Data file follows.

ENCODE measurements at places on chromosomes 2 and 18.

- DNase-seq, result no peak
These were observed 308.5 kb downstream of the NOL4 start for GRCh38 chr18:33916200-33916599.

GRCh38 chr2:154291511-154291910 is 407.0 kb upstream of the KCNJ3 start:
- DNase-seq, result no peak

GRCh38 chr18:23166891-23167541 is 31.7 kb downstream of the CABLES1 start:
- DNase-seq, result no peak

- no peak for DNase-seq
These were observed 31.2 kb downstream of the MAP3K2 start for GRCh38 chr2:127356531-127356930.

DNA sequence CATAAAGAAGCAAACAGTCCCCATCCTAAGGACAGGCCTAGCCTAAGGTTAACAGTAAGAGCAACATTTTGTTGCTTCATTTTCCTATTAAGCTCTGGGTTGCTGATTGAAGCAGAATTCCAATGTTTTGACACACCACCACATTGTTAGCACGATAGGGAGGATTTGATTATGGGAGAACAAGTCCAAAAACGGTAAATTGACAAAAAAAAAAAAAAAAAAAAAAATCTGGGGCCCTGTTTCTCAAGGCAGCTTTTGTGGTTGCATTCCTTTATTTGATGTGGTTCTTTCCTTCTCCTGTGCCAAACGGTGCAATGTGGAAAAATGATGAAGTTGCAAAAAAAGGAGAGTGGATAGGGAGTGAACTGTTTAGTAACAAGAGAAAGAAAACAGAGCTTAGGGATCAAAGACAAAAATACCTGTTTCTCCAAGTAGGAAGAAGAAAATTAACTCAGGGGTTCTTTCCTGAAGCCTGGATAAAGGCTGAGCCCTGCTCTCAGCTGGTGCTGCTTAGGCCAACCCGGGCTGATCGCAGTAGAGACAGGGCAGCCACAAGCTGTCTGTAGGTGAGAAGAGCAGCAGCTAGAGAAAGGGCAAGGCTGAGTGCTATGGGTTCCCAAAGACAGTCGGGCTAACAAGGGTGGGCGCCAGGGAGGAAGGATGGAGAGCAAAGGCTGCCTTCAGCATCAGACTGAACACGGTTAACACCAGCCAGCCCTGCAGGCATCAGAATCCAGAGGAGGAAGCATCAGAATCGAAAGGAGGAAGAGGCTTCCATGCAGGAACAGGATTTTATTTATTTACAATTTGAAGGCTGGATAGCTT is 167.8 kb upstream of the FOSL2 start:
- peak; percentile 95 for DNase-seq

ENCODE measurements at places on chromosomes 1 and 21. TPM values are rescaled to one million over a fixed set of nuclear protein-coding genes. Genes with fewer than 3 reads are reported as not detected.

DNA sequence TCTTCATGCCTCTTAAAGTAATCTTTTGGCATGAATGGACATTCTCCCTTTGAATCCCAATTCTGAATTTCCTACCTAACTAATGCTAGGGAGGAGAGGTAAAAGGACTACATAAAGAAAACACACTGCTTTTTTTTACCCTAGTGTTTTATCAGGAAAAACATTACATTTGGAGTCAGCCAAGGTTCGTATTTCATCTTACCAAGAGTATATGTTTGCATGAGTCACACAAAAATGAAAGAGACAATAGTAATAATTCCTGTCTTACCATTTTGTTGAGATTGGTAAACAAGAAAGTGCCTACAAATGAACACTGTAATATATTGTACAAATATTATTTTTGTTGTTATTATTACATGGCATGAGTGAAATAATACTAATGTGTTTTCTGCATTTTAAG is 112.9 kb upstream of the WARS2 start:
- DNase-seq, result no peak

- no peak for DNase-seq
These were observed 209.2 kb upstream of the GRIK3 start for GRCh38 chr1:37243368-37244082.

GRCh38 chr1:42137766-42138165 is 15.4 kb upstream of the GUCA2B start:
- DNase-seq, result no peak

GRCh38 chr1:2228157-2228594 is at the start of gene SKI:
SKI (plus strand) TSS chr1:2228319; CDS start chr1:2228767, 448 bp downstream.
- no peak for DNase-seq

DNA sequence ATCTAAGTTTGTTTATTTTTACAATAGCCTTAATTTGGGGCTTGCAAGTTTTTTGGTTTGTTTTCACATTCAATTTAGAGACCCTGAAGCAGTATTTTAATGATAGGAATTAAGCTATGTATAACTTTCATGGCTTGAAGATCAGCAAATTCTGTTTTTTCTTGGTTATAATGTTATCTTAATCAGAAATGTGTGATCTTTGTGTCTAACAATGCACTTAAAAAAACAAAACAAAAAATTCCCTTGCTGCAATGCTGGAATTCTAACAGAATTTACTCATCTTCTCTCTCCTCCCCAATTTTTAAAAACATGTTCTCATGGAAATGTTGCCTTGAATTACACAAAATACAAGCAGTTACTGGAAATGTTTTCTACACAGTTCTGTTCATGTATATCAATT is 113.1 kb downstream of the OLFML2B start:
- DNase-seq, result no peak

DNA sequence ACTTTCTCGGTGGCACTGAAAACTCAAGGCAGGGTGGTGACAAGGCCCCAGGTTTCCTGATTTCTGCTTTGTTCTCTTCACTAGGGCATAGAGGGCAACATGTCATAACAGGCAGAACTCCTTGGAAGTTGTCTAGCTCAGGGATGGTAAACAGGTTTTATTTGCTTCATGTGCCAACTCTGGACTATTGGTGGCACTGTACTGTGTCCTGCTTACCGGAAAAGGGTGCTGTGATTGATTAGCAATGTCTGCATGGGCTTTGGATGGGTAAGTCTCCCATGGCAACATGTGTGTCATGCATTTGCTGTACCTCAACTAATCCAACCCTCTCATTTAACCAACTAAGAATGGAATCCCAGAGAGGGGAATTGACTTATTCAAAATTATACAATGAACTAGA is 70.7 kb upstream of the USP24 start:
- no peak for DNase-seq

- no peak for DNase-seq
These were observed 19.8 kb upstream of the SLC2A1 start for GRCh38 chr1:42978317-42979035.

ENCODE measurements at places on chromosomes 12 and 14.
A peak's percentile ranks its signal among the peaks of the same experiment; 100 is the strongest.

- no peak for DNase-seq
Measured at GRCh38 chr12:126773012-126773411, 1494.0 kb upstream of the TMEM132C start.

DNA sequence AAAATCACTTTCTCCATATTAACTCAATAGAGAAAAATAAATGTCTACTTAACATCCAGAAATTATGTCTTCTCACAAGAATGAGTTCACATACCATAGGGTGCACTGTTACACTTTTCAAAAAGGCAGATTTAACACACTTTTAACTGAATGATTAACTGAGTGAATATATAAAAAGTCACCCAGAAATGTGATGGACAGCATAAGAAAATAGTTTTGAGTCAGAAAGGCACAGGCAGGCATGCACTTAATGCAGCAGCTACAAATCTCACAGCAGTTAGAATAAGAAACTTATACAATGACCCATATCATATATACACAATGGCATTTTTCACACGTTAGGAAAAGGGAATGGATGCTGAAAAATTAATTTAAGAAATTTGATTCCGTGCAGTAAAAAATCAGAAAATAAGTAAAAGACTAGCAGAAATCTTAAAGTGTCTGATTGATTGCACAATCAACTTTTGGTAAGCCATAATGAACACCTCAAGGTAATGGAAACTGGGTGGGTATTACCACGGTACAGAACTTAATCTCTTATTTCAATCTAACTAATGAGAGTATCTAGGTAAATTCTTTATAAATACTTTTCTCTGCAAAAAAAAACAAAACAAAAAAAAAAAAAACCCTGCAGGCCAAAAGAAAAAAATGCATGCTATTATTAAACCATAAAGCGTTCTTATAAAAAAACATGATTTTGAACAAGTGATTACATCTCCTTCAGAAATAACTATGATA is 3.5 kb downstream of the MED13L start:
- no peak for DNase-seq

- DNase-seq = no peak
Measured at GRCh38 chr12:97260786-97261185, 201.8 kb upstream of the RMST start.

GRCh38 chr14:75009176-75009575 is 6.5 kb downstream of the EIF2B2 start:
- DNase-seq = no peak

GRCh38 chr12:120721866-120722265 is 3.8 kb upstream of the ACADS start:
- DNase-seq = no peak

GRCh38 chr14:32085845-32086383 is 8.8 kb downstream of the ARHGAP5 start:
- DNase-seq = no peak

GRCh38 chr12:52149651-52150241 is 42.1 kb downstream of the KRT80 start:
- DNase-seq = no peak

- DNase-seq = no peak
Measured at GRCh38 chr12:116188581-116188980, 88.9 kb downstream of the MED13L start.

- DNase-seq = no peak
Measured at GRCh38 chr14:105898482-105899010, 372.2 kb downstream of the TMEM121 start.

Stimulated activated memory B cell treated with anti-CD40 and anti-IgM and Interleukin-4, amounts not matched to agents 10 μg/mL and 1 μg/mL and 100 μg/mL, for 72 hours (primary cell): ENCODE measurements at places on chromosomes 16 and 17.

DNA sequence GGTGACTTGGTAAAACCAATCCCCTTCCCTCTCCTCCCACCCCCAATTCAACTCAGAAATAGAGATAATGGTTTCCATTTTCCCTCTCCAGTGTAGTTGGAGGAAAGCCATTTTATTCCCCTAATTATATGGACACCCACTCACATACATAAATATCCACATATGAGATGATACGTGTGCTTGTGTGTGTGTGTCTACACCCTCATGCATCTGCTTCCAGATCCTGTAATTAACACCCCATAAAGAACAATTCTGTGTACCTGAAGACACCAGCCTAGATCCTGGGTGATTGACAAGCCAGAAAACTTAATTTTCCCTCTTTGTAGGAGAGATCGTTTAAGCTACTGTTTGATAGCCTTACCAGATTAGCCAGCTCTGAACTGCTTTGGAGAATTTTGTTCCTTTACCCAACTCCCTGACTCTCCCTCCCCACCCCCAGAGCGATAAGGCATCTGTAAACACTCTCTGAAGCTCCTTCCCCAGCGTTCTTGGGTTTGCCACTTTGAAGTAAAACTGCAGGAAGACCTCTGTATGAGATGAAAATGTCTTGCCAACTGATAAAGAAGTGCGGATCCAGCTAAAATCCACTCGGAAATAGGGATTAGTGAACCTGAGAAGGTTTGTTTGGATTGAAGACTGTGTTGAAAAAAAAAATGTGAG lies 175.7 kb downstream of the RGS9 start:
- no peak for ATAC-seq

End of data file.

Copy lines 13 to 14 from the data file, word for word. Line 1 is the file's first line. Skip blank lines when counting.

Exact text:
DNA sequence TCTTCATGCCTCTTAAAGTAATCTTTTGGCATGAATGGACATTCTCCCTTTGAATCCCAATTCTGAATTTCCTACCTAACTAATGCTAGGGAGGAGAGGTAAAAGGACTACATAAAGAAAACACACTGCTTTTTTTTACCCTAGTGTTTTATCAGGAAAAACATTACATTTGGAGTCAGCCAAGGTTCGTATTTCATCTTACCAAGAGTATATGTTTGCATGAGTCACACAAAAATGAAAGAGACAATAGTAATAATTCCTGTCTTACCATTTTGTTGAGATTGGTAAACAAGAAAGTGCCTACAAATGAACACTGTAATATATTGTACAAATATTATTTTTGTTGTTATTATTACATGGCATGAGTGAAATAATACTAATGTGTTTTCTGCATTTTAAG is 112.9 kb upstream of the WARS2 start:
- DNase-seq, result no peak